More than 670 feared dead in Papua New Guinea landslide

Published: May 26, 2024

More than 670 people are believed to have died in Papua New Guinea’s massive landslide, the UN migration agency estimated as rescue efforts continued.

Media in the South Pacific nation north of Australia had previously estimated Friday’s landslide had buried more than 300 people. The International Organization for Migration (IOM) said earlier on Sunday that only five bodies had been retrieved from the rubble.

The agency based its death toll estimates on information provided by officials at Yambali Village in the Enga province, who say more than 150 houses were buried in Friday’s landslide, Serhan Aktoprak, the chief of the agency’s mission in Papua New Guinea said in an email statement.

More than six villages have been impacted by the landslide in the province’s Mulitaka region, about 600 km (370 miles) from the capital Port Moresby, said Australia’s Department of Foreign Affairs and Trade.

“Land is still sliding, rocks are falling, ground soil is cracking due to constant increased pressure and ground water is running thus area is posing an extreme risk for everyone,” Aktoprak said.

More than 250 houses nearby have been abandoned by the inhabitants, who had taken temporary shelter with their relatives and friends, and some 1,250 people have been displaced, the agency said.

“People are using digging sticks, spades, large agricultural forks to remove the bodies buried under the soil,” Aktoprak said.

The IOM said more than 100 houses, an elementary school, small businesses and stalls, a guesthouse, and a petrol station were buried.

The U.N.’s Papua New Guinea office said three bodies were retrieved from an area where 50 to 60 homes had been destroyed, while six people, including a child, were pulled alive from the rubble.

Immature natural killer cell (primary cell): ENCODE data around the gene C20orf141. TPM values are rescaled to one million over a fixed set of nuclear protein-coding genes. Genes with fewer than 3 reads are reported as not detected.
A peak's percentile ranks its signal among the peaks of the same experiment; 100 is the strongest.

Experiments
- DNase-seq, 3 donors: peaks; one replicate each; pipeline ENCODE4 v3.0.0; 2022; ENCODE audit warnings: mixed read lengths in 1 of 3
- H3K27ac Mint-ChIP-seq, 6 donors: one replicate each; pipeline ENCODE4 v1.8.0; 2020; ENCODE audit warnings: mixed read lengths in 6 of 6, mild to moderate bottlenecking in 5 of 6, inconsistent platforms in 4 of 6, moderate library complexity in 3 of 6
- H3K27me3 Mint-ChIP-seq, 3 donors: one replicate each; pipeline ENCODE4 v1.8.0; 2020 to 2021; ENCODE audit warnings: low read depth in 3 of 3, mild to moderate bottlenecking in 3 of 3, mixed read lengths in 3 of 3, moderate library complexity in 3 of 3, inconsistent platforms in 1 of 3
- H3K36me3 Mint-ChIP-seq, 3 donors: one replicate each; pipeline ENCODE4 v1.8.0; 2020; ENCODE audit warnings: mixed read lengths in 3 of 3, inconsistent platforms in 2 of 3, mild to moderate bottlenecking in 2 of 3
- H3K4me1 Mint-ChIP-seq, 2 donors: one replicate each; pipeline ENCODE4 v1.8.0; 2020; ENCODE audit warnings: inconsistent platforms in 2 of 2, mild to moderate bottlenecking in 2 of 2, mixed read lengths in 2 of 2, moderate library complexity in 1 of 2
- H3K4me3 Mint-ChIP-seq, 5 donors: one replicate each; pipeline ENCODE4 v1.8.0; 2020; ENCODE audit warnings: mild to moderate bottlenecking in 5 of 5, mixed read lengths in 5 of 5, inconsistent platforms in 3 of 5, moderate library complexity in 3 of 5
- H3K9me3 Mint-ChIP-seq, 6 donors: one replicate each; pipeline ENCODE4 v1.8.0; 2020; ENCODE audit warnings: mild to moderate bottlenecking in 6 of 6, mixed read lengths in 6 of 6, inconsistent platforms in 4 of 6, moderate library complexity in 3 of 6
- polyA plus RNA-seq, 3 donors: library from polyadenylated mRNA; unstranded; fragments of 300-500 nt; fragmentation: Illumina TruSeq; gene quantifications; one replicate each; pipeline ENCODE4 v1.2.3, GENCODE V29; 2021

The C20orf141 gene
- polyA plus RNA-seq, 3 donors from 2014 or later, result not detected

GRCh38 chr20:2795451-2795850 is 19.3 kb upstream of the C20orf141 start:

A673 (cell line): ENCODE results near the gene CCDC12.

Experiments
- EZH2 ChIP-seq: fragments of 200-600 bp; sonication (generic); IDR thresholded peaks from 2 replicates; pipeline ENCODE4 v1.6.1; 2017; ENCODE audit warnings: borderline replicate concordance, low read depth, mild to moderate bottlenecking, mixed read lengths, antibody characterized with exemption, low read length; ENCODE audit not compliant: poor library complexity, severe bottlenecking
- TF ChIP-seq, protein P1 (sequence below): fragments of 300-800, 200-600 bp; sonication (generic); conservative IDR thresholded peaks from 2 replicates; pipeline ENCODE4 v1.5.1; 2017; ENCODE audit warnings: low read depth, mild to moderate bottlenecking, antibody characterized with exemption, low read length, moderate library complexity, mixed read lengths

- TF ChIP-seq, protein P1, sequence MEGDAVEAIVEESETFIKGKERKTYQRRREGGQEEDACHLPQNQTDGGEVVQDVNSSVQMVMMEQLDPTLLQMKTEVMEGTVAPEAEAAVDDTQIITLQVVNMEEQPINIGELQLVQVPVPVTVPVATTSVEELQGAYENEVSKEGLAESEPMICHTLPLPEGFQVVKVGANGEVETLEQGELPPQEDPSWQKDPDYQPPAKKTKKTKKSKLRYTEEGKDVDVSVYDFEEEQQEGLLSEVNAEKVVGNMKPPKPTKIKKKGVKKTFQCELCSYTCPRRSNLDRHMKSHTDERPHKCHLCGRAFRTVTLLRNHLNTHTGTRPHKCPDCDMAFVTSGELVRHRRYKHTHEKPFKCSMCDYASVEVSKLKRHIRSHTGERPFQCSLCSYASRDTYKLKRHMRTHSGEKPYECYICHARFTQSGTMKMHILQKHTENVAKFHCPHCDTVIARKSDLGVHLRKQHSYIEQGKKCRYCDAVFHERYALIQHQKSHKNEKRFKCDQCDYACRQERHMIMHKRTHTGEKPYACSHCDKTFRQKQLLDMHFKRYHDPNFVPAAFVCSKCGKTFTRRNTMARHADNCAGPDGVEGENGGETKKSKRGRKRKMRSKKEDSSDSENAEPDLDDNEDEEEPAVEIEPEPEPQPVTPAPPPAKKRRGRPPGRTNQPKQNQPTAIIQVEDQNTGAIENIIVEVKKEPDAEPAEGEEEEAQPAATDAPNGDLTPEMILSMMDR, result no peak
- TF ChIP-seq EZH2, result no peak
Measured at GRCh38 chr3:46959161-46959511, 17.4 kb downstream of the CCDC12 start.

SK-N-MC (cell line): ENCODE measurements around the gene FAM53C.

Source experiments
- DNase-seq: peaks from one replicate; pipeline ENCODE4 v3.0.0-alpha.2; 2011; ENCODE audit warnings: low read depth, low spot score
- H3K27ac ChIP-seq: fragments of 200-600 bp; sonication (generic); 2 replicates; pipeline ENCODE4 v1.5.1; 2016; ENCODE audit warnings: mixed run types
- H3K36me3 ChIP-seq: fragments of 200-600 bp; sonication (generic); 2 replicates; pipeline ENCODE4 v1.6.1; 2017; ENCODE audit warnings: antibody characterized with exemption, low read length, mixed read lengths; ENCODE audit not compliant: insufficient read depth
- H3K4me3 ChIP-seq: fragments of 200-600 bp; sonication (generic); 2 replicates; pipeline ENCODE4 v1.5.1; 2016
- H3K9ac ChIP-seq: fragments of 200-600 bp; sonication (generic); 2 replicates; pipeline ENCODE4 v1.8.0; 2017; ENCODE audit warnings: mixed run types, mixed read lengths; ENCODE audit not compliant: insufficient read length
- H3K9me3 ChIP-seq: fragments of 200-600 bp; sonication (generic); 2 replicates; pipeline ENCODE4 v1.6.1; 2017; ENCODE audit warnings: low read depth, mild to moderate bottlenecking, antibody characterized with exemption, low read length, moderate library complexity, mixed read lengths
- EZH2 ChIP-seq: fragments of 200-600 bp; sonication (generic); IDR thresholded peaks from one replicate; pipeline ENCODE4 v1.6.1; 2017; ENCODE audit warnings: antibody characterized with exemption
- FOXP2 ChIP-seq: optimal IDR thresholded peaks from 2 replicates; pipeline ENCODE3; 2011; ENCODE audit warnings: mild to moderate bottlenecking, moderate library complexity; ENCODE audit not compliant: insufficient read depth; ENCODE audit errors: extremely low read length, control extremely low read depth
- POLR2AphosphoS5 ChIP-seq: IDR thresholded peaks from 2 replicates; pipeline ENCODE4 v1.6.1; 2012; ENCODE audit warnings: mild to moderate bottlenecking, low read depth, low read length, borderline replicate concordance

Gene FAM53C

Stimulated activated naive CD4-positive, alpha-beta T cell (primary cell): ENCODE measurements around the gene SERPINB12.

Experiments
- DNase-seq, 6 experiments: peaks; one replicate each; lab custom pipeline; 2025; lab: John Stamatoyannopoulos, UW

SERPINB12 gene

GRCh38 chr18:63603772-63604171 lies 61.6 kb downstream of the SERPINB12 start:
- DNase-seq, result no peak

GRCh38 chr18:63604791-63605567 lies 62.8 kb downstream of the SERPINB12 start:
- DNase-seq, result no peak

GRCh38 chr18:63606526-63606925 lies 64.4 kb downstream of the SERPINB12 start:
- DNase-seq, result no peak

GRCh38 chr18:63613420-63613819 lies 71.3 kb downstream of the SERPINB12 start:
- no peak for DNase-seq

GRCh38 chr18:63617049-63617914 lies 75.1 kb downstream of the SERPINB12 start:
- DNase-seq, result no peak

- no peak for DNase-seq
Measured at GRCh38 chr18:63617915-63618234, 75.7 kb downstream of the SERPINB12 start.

It said many of those buried were yet to be located as search and rescue efforts continued in the mountainous area of the country, which shares the island of New Guinea with Indonesia.

Aid group CARE Australia said that nearly 4,000 people lived in the impact zone but the number affected was probably higher as the area is “a place of refuge for those displaced by conflicts” in nearby areas.

At least 26 men were killed in Enga Province in February in an ambush amid tribal violence that prompted Prime Minister James Marape to give arrest powers to the country’s military.

The landslide left debris up to 8 metres (25 feet) deep across 200 square km (80 square miles), cutting off road access and making relief efforts difficult, CARE said. Helicopters were the only way to reach the area, the Australian Broadcasting Corp reported.

Aid groups have said more homes could be at risk if the landslide continues down the mountain, as the terrain remains unstable.

Marape has said disaster officials, the Defence Force and the Department of Works and Highways were assisting with relief and recovery efforts.

Social media footage posted by villager Ninga Role showed people clambering over rocks, uprooted trees and mounds of dirt searching for survivors. Women could be heard weeping in the background.

Source website: